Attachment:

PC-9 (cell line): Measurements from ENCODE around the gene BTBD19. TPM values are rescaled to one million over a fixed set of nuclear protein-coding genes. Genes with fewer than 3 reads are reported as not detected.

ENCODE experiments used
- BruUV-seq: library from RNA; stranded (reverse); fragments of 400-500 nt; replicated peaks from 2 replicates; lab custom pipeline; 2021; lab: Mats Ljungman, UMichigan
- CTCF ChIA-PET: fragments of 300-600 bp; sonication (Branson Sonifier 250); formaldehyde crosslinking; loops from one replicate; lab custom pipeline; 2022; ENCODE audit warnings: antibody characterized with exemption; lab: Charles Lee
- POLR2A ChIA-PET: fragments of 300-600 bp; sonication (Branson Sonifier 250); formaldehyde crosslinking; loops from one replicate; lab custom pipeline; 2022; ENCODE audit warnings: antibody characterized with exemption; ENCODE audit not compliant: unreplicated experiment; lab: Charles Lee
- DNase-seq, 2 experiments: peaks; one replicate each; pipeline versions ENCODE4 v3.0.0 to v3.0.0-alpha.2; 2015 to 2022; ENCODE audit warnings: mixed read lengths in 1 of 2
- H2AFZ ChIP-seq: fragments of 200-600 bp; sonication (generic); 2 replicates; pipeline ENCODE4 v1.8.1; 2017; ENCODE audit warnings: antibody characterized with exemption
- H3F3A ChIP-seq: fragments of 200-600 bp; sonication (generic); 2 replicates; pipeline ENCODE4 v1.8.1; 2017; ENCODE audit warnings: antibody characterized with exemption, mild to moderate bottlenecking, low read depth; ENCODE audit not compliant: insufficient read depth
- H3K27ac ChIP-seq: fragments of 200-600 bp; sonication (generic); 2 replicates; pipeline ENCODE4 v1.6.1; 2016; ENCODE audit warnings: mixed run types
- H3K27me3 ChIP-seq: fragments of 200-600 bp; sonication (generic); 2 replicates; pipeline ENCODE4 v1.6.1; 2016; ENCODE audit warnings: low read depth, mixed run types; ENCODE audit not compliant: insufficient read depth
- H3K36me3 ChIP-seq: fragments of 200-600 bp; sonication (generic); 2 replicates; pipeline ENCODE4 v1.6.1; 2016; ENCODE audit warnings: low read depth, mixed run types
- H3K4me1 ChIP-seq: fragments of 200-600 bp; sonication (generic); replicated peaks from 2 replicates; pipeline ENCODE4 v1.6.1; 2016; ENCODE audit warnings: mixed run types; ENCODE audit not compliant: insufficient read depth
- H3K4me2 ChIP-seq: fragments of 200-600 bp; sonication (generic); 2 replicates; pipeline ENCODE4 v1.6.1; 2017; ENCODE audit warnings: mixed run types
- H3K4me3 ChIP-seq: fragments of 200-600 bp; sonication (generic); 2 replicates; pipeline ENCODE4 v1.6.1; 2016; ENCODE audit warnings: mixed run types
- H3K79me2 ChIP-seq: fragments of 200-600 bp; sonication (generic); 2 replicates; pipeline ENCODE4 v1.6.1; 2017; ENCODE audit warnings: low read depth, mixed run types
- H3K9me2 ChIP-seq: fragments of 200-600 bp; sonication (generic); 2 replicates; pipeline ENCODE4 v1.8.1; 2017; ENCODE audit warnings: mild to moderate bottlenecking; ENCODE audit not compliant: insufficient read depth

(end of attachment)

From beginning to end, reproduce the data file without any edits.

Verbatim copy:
PC-9 (cell line): Measurements from ENCODE around the gene BTBD19. TPM values are rescaled to one million over a fixed set of nuclear protein-coding genes. Genes with fewer than 3 reads are reported as not detected.

ENCODE experiments used
- BruUV-seq: library from RNA; stranded (reverse); fragments of 400-500 nt; replicated peaks from 2 replicates; lab custom pipeline; 2021; lab: Mats Ljungman, UMichigan
- CTCF ChIA-PET: fragments of 300-600 bp; sonication (Branson Sonifier 250); formaldehyde crosslinking; loops from one replicate; lab custom pipeline; 2022; ENCODE audit warnings: antibody characterized with exemption; lab: Charles Lee
- POLR2A ChIA-PET: fragments of 300-600 bp; sonication (Branson Sonifier 250); formaldehyde crosslinking; loops from one replicate; lab custom pipeline; 2022; ENCODE audit warnings: antibody characterized with exemption; ENCODE audit not compliant: unreplicated experiment; lab: Charles Lee
- DNase-seq, 2 experiments: peaks; one replicate each; pipeline versions ENCODE4 v3.0.0 to v3.0.0-alpha.2; 2015 to 2022; ENCODE audit warnings: mixed read lengths in 1 of 2
- H2AFZ ChIP-seq: fragments of 200-600 bp; sonication (generic); 2 replicates; pipeline ENCODE4 v1.8.1; 2017; ENCODE audit warnings: antibody characterized with exemption
- H3F3A ChIP-seq: fragments of 200-600 bp; sonication (generic); 2 replicates; pipeline ENCODE4 v1.8.1; 2017; ENCODE audit warnings: antibody characterized with exemption, mild to moderate bottlenecking, low read depth; ENCODE audit not compliant: insufficient read depth
- H3K27ac ChIP-seq: fragments of 200-600 bp; sonication (generic); 2 replicates; pipeline ENCODE4 v1.6.1; 2016; ENCODE audit warnings: mixed run types
- H3K27me3 ChIP-seq: fragments of 200-600 bp; sonication (generic); 2 replicates; pipeline ENCODE4 v1.6.1; 2016; ENCODE audit warnings: low read depth, mixed run types; ENCODE audit not compliant: insufficient read depth
- H3K36me3 ChIP-seq: fragments of 200-600 bp; sonication (generic); 2 replicates; pipeline ENCODE4 v1.6.1; 2016; ENCODE audit warnings: low read depth, mixed run types
- H3K4me1 ChIP-seq: fragments of 200-600 bp; sonication (generic); replicated peaks from 2 replicates; pipeline ENCODE4 v1.6.1; 2016; ENCODE audit warnings: mixed run types; ENCODE audit not compliant: insufficient read depth
- H3K4me2 ChIP-seq: fragments of 200-600 bp; sonication (generic); 2 replicates; pipeline ENCODE4 v1.6.1; 2017; ENCODE audit warnings: mixed run types
- H3K4me3 ChIP-seq: fragments of 200-600 bp; sonication (generic); 2 replicates; pipeline ENCODE4 v1.6.1; 2016; ENCODE audit warnings: mixed run types
- H3K79me2 ChIP-seq: fragments of 200-600 bp; sonication (generic); 2 replicates; pipeline ENCODE4 v1.6.1; 2017; ENCODE audit warnings: low read depth, mixed run types
- H3K9me2 ChIP-seq: fragments of 200-600 bp; sonication (generic); 2 replicates; pipeline ENCODE4 v1.8.1; 2017; ENCODE audit warnings: mild to moderate bottlenecking; ENCODE audit not compliant: insufficient read depth